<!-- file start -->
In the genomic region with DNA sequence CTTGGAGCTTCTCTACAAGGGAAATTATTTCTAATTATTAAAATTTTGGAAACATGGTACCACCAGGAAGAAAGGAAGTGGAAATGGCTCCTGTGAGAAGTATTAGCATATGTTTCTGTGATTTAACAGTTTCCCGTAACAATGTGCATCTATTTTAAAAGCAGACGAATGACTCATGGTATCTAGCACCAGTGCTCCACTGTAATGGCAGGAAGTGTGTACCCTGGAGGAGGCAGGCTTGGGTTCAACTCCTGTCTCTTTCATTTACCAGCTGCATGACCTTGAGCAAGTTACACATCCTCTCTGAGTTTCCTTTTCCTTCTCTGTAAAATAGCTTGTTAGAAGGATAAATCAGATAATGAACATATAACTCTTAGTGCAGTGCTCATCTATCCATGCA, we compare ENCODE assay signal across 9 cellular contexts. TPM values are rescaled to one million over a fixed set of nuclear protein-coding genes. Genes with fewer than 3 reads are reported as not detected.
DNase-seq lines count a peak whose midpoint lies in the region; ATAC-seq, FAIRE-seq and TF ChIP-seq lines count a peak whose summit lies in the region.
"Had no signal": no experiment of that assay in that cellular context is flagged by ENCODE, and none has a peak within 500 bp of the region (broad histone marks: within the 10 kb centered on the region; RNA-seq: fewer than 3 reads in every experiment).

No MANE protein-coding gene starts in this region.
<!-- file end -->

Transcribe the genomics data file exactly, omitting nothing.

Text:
In the genomic region with DNA sequence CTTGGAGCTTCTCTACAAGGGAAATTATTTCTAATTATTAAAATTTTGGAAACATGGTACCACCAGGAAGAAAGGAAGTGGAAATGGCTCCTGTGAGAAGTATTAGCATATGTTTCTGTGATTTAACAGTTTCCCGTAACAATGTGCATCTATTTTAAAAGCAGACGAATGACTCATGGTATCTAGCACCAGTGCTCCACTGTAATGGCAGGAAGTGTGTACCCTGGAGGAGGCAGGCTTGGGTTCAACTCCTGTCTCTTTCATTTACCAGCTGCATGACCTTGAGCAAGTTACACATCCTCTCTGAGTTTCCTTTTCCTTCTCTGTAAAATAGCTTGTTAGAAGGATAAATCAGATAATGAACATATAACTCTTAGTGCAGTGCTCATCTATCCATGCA, we compare ENCODE assay signal across 9 cellular contexts. TPM values are rescaled to one million over a fixed set of nuclear protein-coding genes. Genes with fewer than 3 reads are reported as not detected.
DNase-seq lines count a peak whose midpoint lies in the region; ATAC-seq, FAIRE-seq and TF ChIP-seq lines count a peak whose summit lies in the region.
"Had no signal": no experiment of that assay in that cellular context is flagged by ENCODE, and none has a peak within 500 bp of the region (broad histone marks: within the 10 kb centered on the region; RNA-seq: fewer than 3 reads in every experiment).

No MANE protein-coding gene starts in this region.